Today, I also sit down with the leaders from our firms because they want to make sure they fully understand how their attorneys are being evaluated and what they need to do in order to meet or exceed expectations. I really look forward to these conversations. They give me an opportunity to have an open discussion that focuses on both sides of the relationship. It’s not just about the law firm and their performance. It is important for me to gain insight into how my team is interacting with the firm. I want to be sure we are adhering to the same principles, in the eyes of the firm, to which we hold them accountable. Further still, I’ve had multiple law firm leaders, some of whom are not part of our panel of firms, now reaching out and asking me to speak at their partnership meetings. They want all of the partners at the firm to have visibility into the KPIs and how we are evaluating attorneys and practice groups within the firm. There seems to be a real hunger among the best law firms to make sure they understand our expectations and that they have an opportunity to identify where they are performing well and where to improve.

Henderson:
Can you tell us about a performance evaluation where you had to give negative feedback?

Smolik:
I had a firm that performed very well during the first couple of years of the evaluation program. Then, in year three, they completely missed the mark. The firm had some changes among the team, and the new team members just weren’t aligned with the needs of our business.

Sharing this feedback with them was a bit challenging. I shared with them which team members were performing well and which ones were not. The bottom line message was the firm did a poor job transitioning work from attorneys who left to the firm to new attorneys handling our matters. This led to significant inefficiencies and service levels that were below the standards to which we were accustomed. The evaluations enabled us to pinpoint where those inefficiencies were happening and have informed discussions on how to address them. The firm remains among our panel and is now performing well.

Henderson:

Can you tell me about some of the positive reactions you’ve received from outside counsel about the evaluation process?

Smolik:
For the vast majority of the firms, I can see the change in regards to their demeanor and overall approach to servicing our account. The evaluation process helps them know where they stand with us, and gives them what they need to have internal conversations about the value they bring to our organization and to their firm. Several firm leaders have told me the performance review meetings they have with us is time very well spent and among the most valued meetings they have with any client. Over time, our conversations have also taken on more of a two-way discussion. I surely understand that sometimes the performance of outside counsel can really depend on the performance and guidance of in-house counsel. I use my 1:1 performance review meetings to gain insight from our firms on my team. This is not a formal process but when I sit down with the practice group chair or managing partner, I ask for feedback on members of my team and I sometimes include that feedback in our own internal performance reviews.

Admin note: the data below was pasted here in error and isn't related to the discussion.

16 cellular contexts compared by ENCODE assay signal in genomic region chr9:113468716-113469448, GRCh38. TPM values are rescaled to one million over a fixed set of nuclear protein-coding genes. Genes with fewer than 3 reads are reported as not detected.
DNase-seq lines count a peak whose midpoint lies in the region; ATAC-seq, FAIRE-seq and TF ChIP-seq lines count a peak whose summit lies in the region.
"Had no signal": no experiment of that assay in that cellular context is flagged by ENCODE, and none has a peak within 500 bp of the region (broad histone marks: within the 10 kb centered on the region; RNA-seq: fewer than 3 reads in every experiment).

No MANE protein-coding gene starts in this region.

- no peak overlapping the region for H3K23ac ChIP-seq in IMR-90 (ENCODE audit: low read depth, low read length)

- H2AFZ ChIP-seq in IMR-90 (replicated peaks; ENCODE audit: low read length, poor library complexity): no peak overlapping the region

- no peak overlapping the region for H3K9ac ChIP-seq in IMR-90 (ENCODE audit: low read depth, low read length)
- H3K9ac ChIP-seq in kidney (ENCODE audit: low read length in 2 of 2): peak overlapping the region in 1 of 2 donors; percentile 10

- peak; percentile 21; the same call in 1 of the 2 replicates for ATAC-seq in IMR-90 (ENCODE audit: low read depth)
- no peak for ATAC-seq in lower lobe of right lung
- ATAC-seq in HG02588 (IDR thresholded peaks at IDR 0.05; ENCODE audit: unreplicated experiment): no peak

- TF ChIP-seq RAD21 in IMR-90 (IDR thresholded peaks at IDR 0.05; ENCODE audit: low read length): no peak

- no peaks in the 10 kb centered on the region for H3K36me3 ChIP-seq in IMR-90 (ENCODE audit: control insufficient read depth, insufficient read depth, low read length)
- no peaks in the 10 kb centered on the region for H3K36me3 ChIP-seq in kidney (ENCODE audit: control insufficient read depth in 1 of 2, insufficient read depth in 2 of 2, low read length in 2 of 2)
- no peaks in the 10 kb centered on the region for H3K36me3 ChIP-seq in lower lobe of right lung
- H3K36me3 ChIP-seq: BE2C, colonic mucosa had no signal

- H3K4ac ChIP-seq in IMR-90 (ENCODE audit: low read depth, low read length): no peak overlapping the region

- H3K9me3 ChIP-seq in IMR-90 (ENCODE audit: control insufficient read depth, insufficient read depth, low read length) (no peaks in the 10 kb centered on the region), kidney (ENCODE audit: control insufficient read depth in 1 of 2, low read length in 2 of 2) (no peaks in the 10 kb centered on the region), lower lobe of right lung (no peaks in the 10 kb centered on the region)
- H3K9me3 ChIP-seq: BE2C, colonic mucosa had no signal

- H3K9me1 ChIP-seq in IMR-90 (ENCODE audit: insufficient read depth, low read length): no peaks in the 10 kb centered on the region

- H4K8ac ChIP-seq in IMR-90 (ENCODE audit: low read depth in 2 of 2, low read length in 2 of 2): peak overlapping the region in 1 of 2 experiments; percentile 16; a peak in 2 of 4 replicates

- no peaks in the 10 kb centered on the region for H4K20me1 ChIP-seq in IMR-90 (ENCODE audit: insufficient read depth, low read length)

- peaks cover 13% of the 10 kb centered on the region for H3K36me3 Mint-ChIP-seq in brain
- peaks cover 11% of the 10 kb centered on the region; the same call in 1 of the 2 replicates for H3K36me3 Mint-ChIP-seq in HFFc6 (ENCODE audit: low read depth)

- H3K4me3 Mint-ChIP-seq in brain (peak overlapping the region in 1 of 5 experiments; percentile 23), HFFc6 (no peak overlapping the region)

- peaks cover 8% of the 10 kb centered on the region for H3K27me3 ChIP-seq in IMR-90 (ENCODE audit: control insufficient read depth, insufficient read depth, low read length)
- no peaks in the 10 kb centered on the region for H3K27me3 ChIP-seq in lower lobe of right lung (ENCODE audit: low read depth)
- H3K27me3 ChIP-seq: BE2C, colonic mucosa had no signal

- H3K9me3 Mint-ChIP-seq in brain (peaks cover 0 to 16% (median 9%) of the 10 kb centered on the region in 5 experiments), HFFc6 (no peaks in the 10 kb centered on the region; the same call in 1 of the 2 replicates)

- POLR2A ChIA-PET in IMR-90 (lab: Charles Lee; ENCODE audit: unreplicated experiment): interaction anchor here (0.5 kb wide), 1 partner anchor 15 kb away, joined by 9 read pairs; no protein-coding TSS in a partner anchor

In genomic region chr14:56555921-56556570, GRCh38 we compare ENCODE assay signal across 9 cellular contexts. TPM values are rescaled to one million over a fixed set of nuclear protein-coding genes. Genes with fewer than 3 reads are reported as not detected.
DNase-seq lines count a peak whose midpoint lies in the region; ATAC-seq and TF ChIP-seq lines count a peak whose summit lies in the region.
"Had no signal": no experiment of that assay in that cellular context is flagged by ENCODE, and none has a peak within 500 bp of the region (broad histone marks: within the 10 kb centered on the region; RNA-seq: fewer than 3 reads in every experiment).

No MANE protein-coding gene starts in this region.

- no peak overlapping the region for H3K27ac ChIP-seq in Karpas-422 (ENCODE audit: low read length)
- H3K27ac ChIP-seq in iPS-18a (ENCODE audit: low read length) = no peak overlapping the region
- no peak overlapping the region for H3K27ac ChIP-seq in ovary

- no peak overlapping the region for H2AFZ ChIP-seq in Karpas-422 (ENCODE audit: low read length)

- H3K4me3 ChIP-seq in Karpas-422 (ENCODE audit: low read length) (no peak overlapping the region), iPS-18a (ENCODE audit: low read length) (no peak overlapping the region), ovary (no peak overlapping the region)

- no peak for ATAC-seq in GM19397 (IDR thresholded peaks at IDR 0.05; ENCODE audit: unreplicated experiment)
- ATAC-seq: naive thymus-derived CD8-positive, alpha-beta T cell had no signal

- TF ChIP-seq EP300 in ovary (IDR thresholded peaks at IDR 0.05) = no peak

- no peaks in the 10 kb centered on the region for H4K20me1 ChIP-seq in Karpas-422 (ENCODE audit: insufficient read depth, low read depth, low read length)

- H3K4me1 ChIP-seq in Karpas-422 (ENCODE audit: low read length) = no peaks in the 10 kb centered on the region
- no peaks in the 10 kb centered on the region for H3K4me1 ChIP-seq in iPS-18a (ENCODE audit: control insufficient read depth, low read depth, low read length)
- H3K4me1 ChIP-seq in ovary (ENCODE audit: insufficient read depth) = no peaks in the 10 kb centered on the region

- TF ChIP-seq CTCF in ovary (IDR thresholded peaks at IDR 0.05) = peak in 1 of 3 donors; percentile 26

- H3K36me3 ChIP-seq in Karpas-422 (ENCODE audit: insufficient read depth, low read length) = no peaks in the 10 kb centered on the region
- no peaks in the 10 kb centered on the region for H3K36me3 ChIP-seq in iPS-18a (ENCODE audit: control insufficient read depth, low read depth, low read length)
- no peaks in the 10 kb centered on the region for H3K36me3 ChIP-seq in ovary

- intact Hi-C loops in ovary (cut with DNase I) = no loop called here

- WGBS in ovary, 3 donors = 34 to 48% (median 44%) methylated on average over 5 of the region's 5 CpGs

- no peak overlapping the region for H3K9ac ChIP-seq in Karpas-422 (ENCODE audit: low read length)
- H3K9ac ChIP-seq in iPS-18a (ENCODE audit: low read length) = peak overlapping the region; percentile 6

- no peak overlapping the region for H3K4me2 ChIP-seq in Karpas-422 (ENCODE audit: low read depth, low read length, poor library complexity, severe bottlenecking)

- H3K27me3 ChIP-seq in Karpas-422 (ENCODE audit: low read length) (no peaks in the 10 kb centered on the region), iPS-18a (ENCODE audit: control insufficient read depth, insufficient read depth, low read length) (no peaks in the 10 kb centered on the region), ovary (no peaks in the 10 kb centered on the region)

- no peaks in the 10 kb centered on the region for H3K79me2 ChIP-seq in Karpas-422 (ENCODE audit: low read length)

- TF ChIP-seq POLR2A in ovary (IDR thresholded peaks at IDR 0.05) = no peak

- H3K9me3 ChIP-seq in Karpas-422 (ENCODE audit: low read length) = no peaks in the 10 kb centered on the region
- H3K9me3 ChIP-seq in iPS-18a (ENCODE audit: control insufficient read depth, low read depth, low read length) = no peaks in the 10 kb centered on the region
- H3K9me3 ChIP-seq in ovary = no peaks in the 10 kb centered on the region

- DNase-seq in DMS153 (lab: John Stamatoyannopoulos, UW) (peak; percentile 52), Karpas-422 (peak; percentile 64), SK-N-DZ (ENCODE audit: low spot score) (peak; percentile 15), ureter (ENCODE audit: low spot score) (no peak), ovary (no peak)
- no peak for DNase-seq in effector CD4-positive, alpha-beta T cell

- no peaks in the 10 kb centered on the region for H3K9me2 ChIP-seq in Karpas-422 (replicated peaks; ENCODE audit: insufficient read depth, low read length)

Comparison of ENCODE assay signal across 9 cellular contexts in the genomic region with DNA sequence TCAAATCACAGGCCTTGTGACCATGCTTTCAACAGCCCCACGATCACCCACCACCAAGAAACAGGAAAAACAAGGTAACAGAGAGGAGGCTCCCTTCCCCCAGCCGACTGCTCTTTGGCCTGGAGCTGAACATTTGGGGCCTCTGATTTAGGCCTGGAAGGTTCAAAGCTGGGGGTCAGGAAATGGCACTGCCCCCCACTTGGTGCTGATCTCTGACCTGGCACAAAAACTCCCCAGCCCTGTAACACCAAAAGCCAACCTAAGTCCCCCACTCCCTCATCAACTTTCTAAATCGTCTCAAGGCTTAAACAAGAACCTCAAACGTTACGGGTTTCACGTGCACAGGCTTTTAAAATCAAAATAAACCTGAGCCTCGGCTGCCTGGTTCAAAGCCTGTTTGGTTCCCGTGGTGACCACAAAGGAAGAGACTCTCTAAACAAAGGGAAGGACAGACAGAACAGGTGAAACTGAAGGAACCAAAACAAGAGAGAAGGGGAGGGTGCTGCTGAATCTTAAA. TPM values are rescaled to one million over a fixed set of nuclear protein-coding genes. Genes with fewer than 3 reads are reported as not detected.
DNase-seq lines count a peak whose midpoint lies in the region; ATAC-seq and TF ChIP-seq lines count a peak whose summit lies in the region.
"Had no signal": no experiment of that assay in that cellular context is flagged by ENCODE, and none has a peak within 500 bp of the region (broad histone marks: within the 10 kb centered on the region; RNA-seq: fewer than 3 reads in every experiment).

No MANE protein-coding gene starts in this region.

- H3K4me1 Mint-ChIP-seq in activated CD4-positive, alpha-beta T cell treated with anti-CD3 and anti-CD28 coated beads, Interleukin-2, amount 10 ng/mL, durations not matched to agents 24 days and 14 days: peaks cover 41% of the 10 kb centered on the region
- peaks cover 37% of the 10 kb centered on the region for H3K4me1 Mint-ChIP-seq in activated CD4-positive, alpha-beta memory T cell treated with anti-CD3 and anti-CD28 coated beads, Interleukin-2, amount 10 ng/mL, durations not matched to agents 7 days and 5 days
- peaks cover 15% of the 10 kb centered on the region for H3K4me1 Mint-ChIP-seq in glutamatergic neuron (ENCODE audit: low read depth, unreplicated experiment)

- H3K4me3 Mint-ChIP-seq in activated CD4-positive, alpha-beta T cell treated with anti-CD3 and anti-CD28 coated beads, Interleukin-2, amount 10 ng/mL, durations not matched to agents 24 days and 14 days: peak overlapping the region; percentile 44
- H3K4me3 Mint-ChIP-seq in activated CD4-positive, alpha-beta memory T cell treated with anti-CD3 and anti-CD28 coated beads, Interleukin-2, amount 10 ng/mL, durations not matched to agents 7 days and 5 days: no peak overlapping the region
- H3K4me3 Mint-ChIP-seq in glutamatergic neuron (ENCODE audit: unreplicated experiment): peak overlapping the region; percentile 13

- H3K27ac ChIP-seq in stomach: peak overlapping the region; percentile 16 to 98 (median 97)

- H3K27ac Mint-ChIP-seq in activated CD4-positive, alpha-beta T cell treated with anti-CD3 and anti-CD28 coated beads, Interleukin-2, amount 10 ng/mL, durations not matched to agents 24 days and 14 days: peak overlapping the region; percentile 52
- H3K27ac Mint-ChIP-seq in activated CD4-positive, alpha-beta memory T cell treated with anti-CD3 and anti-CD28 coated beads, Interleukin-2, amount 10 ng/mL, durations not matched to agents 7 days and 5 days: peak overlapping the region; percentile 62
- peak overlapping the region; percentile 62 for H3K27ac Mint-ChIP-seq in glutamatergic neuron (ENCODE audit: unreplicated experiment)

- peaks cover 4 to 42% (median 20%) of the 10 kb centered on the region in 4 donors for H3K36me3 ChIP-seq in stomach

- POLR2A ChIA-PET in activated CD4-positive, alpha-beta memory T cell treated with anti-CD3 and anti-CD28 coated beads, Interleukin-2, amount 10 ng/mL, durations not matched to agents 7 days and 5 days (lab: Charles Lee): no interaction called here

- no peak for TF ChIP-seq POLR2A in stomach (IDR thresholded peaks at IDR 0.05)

Henderson:
Have any of your law firms shared that they would like to have a similar performance evaluation process with their other clients?

Smolik:
Yes! Many of them do. In fact, I continue to hear the comment, “I wish all of our clients did this so that we knew where we stood.” I believe that these types of performance management programs, will provide the data-driven analysis that many law department leaders need in order to further solidify the relationships with their law firms and enhance the overall value proposition of their department.

Henderson:
How can in-house counsel make law firm performance management a priority?

Smolik:
If you are going to apply a business mindset to your legal department, then you will need a clear understanding of the business value you receive from your outside counsel. A transparent performance management program can provide a view of that value, but your program must continuously measure, share, compare and track the performance delivered by your legal service providers.

In terms of making the effort a priority, I suggest sharing your goals with your leadership team. Tell them what you aim to do with your performance management program. Let them know that you will evaluate outside counsel and hold them to the same high standards that you have for your internal team. When you share that intention with your leaders, it becomes easier to make performance management effort a priority and to then measure the value you deliver to your organization.

In case you missed it, part one of Bill’s interview with Mark is available here.

Know a Value Driver or would like to be included in the series? Please email us at rolf.provan@qualmetlegal.com.

Follow Qualmet on Twitter: @qualmetlegal